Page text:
Part of speech: noun
Origin: Latin, 15th century
A powerful ruler; usually a monarch or dictator
Anyone with unlimited power or influence
Examples of Potentate in a sentence
"The potentate’s laws were unpopular, but no one had the courage to speak against him."
"The chef runs his kitchen like a potentate — what he says goes, and you’d better obey quickly."
If you’re calling a ruler a potentate, the implication is that they are all powerful and often abuse that power. A dictator would be considered a potentate. A president or prime minister can’t be a potentate because government structures limit their power. Your mother, however, could probably claim potentate status.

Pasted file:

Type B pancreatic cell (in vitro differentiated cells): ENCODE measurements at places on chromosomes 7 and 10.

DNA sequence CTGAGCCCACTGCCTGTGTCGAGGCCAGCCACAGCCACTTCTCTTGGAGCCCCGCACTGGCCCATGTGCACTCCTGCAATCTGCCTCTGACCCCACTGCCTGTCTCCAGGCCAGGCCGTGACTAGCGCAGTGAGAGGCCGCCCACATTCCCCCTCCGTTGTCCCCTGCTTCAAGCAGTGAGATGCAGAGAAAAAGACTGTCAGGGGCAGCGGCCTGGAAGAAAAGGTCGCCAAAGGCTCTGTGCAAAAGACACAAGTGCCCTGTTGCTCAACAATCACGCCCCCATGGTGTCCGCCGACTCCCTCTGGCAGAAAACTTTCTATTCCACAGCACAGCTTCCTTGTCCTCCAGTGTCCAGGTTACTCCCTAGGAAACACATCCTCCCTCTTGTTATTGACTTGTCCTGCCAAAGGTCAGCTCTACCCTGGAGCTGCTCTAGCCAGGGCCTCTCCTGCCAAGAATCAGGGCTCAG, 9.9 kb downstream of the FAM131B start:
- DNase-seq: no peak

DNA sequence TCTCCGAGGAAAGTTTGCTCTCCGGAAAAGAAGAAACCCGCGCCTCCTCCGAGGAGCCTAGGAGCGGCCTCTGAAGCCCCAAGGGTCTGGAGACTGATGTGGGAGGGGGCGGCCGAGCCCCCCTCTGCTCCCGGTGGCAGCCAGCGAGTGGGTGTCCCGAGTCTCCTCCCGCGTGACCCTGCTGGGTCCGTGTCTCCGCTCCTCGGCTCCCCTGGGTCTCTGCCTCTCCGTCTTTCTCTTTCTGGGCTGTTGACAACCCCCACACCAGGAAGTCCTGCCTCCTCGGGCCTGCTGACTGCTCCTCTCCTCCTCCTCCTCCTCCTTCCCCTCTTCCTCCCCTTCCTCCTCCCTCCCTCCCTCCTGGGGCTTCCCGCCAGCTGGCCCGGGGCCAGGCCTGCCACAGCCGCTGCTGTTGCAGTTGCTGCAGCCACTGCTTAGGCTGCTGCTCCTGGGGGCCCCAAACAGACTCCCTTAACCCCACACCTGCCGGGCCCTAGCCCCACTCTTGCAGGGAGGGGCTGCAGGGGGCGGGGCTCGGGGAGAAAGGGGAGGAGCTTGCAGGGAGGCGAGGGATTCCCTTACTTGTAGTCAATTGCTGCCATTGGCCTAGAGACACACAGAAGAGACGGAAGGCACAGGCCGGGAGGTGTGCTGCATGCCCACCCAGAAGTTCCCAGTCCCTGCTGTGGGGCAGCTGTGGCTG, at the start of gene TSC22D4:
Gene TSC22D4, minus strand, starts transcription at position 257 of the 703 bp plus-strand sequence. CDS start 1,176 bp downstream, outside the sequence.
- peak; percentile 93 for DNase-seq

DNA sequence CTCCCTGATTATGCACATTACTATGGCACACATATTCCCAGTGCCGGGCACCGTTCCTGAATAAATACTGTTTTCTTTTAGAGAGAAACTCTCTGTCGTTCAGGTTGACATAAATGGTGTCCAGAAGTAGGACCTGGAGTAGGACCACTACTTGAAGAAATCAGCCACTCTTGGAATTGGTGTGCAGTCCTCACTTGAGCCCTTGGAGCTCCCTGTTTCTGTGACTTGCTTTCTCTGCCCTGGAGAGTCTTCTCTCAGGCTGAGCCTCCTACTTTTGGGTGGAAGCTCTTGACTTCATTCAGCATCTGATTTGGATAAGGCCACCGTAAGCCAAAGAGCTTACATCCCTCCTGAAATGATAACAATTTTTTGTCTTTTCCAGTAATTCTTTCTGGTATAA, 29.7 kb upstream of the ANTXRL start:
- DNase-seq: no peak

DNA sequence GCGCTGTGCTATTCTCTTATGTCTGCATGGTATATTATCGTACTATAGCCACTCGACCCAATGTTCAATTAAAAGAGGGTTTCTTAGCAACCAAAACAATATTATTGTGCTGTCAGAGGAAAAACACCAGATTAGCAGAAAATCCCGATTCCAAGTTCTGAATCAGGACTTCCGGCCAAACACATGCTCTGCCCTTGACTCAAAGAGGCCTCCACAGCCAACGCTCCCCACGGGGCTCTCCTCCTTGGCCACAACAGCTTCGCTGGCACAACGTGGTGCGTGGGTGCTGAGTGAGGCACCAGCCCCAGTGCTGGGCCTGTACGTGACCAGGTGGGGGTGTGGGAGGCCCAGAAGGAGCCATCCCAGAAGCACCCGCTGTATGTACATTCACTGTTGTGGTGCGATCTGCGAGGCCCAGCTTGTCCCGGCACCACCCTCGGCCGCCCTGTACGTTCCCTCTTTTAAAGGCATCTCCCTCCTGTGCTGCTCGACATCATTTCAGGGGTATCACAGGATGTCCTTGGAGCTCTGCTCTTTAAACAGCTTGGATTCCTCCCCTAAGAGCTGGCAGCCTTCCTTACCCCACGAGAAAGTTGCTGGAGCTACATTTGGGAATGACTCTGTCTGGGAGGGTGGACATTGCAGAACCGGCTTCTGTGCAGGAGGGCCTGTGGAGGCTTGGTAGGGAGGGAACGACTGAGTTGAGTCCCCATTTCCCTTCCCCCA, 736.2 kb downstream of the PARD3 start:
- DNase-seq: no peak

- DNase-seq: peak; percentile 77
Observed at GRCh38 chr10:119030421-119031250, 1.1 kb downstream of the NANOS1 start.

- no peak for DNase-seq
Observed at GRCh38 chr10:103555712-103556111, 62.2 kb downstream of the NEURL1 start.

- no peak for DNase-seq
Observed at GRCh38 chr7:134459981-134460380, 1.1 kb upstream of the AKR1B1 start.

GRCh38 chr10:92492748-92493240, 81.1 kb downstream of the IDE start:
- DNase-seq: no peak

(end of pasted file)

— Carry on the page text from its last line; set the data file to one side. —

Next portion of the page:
Did you Know?
Potentate comes from the Latin root potent, meaning powerful. Other familiar English words have the same origin: omnipotent (having unlimited power), impotent (helpless or powerless), and plain old potent (having great effect).